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Ethics come in from the cold after Labor U-turn
Sydney Morning Herald, Amy McNeilage, Education reporter, 8 April 2013
Providers of ethics classes will be given the same tax deductions as for scripture classes, alleviating the threat of the lessons becoming financially unviable.
The federal government will announce on Monday that it has reversed its decision not to grant deductible gift recipient status to ethics providers, which means they will now be able to collect tax deductible donations.
Primary Ethics, which provides the classes in NSW schools, said the decision would enable it to train more volunteers and reach more students.
Last month Fairfax Media reported that the Labor government had rejected Primary Ethics’ request for gift recipient status and the organisation warned that lack of funds threatened the future of its program.
Ethics class provider denied tax deductible donations
2nd March 2013, ABC News
The Federal Government has rejected a request from the provider of ethics classes in New South Wales schools to be eligible for tax-deductible donations.
Ethics classes were introduced as an alternative for students who opt out of scripture lessons.
Primary Ethics currently runs the classes for 7,000 primary school students in New South Wales.
The organisation was seeking deductible gift receipt status, which is a provision available to groups running scripture classes.
But Assistant Treasurer David Bradbury has written back to Primary Ethics, arguing that he did not think the concession was warranted.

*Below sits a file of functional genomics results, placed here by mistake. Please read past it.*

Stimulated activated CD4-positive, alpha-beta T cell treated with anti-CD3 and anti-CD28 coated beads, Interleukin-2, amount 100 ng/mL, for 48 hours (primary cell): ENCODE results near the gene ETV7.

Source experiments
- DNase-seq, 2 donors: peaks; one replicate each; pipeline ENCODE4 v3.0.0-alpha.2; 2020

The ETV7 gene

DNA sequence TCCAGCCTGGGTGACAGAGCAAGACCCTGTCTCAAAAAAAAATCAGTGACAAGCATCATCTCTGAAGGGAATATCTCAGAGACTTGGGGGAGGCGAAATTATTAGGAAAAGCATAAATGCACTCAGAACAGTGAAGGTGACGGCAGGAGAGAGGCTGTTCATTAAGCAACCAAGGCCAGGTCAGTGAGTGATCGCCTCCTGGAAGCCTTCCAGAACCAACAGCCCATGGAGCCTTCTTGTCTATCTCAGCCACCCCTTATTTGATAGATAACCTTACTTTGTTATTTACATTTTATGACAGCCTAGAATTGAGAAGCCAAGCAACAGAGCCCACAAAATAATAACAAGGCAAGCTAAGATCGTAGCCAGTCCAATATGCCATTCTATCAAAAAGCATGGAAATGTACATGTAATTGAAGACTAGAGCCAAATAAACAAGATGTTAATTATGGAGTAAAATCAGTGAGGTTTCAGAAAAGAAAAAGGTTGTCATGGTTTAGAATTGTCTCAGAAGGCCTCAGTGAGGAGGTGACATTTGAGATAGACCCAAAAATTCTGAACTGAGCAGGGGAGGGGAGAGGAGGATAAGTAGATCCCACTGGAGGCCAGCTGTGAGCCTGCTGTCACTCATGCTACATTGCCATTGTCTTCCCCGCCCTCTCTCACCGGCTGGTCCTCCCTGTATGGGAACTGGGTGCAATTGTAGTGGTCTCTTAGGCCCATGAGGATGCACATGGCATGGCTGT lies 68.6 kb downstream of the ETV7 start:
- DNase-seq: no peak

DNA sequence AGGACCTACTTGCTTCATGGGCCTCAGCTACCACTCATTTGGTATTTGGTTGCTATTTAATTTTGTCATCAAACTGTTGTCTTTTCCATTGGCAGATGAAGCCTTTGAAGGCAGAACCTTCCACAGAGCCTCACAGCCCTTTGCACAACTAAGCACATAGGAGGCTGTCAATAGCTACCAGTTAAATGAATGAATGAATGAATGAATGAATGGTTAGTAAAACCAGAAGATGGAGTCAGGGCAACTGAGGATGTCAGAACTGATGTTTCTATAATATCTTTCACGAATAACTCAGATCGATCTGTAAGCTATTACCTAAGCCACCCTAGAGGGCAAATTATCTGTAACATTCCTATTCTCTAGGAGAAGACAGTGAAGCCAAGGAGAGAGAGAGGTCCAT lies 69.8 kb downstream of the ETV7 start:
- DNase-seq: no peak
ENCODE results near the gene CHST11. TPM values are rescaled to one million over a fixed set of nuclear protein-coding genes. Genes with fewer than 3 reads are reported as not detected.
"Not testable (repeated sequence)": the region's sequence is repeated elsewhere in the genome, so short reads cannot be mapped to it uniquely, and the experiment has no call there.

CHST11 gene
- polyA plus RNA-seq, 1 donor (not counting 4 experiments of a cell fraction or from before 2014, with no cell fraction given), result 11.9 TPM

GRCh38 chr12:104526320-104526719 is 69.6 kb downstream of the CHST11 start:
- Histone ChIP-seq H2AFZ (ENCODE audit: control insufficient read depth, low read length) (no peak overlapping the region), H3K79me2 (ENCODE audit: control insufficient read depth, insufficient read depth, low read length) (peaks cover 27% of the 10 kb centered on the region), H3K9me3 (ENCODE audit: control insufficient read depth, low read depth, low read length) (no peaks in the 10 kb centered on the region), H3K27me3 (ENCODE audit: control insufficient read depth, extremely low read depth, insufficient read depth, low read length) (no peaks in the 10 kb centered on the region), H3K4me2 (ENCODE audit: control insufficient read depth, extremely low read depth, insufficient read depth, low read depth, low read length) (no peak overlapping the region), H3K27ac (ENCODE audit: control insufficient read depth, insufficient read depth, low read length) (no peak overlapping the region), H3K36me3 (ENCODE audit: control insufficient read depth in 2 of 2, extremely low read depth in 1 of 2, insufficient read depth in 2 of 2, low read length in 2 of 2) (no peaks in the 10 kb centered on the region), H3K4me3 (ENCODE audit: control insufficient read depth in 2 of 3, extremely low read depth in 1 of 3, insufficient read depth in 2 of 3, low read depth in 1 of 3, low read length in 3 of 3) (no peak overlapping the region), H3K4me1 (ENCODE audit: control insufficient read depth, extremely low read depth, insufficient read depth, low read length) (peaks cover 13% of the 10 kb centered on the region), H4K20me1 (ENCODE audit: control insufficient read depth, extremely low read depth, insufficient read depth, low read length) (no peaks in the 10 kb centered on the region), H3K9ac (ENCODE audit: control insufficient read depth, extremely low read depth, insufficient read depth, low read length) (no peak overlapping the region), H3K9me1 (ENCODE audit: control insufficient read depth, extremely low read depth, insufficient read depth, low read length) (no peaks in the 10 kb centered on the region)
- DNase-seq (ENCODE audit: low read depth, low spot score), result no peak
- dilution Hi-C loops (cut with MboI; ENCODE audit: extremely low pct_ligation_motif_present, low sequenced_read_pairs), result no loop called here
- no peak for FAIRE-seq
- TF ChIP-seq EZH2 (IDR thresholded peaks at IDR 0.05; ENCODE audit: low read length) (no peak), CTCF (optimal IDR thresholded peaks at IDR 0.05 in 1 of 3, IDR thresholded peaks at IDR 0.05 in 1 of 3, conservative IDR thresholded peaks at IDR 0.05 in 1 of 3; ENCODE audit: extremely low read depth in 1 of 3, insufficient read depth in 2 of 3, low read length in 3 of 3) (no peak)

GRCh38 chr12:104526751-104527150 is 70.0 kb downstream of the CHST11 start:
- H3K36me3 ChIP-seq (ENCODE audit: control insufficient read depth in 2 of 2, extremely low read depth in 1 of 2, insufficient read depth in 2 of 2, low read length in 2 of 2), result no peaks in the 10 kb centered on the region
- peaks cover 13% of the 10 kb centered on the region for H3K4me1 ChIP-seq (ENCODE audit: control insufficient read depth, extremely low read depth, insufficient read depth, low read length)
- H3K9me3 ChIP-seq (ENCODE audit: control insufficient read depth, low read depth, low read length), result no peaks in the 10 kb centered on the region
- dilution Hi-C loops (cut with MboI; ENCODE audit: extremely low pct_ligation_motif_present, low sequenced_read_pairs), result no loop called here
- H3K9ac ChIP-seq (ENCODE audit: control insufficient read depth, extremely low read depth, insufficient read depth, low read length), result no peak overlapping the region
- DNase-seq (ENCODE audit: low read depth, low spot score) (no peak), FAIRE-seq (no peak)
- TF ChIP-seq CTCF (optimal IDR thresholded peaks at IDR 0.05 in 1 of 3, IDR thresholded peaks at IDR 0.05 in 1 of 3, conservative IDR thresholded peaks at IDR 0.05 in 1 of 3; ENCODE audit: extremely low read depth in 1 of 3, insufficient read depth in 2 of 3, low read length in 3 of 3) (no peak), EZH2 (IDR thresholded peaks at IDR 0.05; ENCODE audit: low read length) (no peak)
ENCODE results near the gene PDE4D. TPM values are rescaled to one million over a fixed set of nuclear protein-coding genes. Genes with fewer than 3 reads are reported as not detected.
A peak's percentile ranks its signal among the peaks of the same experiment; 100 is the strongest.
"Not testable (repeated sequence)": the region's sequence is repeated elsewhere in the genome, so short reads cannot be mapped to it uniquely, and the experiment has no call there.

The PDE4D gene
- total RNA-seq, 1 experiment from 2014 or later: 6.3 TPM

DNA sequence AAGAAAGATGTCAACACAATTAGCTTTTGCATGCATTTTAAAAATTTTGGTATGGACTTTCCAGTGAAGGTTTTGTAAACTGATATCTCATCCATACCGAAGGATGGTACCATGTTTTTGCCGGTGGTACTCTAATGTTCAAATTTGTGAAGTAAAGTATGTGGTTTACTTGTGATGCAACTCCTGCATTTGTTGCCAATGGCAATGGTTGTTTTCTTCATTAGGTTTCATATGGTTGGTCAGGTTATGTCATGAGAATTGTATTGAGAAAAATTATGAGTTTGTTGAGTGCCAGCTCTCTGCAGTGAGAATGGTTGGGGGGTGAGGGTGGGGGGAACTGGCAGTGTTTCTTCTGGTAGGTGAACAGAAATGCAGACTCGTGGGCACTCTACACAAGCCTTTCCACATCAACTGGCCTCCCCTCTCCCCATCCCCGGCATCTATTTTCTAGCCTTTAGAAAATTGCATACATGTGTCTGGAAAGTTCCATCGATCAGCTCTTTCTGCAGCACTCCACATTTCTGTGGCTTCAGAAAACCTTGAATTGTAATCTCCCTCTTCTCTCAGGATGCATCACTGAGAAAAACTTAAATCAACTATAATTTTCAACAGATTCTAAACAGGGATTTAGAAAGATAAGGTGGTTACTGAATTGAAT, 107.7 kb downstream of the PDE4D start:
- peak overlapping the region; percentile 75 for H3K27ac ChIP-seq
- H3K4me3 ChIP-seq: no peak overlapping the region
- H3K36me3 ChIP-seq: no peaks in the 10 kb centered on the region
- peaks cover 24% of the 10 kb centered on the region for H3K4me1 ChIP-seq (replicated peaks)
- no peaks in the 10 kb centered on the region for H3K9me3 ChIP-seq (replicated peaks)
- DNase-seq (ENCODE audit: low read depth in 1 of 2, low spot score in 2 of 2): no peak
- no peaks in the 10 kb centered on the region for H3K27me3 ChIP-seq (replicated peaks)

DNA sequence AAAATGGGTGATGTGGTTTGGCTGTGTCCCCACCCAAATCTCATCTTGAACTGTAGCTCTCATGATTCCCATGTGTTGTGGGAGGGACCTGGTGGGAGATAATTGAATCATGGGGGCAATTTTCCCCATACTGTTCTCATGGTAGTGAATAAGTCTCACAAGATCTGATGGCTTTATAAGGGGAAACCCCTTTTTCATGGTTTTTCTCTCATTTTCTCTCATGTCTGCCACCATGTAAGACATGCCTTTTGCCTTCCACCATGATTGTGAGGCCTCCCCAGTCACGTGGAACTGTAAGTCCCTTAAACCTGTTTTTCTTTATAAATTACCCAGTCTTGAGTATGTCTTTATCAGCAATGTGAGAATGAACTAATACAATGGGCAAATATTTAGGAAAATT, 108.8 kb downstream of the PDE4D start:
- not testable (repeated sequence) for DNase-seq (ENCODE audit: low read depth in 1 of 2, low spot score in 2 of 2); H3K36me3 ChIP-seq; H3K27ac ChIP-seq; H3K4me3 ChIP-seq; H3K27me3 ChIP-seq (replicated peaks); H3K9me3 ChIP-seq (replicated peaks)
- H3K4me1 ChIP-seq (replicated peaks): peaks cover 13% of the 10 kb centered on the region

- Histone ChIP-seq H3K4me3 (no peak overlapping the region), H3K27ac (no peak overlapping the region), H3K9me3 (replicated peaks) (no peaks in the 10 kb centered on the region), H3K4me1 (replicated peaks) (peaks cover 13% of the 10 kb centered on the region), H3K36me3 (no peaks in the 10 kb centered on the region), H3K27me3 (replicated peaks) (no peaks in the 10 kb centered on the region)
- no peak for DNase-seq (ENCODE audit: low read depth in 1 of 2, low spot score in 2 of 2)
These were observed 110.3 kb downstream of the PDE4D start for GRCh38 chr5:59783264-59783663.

Ethics classes at risk as plea for tax relief refused
March 2, 2013, Josephine Tovey, Education Editor, The Sydney Morning Herald
THE future of ethics classes in NSW is in doubt, the provider says, after the federal government refused to allow it to collect tax-deductible donations in the same way providers of scripture classes in state schools do.
Funds established for providing religious instruction in public schools in Australia can claim Deductible Gift Recipient (DGR) status, a provision that is used by some religious groups to fund training and support for scripture classes in NSW.
The provider of ethics classes, Primary Ethics, which receives no government funding, made a special application to the federal government to also be granted DGR status, to fund ongoing training of its own volunteers and to develop its curriculum.
Labor Senator says Govt should enshrine separation of church and state
Alexandra Kirk, January 16, 2013
SALLY SARA: Well the debate over the Federal Government’s proposed anti-discrimination legislation is heating up. Labor Senator Doug Cameron says the Government should enshrine the separation of church and state.
The draft human rights and anti-discrimination bill is currently being examined by a Senate inquiry. Some church leaders say the Prime Minister told them she has no intention of limiting religious freedom.
The Australian Christian Lobby’s Jim Wallace says Julia Gillard assured him that the status quo will remain.
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